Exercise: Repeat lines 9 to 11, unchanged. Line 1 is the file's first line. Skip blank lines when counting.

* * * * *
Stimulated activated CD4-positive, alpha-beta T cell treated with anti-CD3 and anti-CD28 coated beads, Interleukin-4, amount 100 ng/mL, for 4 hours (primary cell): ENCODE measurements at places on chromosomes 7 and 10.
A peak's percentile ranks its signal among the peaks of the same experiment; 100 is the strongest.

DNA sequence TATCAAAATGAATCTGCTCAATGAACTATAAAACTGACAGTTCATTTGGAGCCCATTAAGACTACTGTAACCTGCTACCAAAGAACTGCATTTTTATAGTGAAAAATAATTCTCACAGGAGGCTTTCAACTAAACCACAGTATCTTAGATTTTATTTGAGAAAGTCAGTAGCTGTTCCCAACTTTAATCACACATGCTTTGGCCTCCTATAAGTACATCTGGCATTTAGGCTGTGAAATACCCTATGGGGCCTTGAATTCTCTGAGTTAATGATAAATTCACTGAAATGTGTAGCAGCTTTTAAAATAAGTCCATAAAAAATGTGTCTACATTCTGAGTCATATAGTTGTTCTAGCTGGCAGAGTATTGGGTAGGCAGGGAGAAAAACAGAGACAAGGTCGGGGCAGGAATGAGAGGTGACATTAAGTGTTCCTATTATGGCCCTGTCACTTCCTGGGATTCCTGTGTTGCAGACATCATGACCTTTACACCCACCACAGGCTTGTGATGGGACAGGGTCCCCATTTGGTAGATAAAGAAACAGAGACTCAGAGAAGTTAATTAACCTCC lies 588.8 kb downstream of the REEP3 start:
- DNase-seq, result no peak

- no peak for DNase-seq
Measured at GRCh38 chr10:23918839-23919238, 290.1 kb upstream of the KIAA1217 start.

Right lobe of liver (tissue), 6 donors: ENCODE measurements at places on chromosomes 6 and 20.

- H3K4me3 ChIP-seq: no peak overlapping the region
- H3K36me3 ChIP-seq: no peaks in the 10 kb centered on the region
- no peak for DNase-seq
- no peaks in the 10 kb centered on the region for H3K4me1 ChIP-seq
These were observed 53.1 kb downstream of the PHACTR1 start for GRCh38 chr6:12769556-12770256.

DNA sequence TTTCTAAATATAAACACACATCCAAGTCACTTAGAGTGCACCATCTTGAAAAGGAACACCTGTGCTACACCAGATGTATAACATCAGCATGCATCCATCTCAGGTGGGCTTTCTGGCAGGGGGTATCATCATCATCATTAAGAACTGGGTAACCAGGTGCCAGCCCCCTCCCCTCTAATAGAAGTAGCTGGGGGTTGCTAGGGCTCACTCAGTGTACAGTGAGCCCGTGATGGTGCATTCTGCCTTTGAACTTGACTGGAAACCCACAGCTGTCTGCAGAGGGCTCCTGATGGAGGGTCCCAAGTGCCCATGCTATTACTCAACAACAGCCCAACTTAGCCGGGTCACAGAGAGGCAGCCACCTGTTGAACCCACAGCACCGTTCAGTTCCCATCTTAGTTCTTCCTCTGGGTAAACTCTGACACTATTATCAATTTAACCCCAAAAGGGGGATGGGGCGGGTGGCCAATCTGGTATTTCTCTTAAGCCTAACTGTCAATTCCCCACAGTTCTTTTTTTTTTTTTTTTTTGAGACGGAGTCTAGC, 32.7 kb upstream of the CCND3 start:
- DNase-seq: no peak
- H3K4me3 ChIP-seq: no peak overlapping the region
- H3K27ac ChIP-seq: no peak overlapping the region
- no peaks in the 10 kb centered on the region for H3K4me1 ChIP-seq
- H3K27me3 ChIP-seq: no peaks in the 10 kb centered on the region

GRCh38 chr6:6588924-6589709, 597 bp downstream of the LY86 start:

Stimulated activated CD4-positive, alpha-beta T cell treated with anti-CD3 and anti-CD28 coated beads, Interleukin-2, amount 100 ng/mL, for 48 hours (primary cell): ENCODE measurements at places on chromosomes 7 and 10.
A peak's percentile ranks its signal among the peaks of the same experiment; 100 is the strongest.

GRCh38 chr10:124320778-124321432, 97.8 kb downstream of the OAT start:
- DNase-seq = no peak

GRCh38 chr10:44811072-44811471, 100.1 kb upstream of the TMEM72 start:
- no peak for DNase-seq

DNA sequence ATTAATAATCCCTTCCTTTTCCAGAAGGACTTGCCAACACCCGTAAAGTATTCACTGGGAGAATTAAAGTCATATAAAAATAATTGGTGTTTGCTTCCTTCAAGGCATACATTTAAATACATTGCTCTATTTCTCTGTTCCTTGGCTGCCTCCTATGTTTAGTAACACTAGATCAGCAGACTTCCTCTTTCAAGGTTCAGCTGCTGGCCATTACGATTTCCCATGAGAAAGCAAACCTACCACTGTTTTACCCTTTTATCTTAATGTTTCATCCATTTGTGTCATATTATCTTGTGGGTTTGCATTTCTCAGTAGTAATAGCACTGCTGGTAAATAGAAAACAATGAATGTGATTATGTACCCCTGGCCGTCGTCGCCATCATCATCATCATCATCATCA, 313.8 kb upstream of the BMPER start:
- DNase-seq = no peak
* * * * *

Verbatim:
- H3K36me3 ChIP-seq: no peaks in the 10 kb centered on the region
- no peak for DNase-seq
- no peaks in the 10 kb centered on the region for H3K4me1 ChIP-seq